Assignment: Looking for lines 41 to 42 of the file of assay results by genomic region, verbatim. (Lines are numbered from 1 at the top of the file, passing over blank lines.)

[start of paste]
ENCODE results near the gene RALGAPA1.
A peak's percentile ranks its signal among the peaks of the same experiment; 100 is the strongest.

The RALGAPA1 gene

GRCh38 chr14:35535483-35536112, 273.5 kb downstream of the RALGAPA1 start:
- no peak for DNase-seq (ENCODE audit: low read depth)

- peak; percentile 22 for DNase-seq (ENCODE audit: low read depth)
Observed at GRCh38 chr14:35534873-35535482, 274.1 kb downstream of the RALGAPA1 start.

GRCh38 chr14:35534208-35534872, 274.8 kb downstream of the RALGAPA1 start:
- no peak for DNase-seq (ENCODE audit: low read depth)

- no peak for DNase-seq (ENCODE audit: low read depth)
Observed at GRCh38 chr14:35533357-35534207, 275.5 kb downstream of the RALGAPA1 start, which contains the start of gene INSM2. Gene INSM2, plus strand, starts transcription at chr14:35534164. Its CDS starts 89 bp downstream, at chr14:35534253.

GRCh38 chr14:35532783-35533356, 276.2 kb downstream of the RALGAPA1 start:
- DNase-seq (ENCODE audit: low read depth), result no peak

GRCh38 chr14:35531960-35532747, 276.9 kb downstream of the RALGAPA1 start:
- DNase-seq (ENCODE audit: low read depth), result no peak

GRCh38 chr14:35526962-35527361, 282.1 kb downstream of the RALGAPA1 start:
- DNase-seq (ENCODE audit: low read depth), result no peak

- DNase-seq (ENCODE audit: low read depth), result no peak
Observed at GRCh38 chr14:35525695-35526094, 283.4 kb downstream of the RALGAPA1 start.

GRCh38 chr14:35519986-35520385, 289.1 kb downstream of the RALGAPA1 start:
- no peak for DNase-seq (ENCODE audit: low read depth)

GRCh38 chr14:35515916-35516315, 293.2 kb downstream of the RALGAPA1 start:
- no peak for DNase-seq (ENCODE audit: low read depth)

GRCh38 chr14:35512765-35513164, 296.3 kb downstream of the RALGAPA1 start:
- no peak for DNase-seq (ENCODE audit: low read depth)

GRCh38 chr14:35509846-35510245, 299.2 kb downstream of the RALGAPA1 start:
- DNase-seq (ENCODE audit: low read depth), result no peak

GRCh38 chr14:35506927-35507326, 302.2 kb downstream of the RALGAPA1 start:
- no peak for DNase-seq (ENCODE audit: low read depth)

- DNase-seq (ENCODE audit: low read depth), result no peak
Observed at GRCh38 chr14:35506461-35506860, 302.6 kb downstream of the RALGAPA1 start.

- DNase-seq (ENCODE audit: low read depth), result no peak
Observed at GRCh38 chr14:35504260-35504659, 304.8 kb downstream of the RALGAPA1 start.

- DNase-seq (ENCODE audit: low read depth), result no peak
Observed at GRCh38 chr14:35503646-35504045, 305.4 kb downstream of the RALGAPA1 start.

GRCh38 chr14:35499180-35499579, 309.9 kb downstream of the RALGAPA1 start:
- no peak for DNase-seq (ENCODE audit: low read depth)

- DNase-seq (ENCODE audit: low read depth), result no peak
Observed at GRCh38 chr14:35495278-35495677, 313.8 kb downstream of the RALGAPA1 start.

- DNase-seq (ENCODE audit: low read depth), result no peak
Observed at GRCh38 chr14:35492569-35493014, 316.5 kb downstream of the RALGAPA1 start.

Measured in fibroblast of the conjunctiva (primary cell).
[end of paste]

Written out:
Observed at GRCh38 chr14:35492569-35493014, 316.5 kb downstream of the RALGAPA1 start.

Measured in fibroblast of the conjunctiva (primary cell).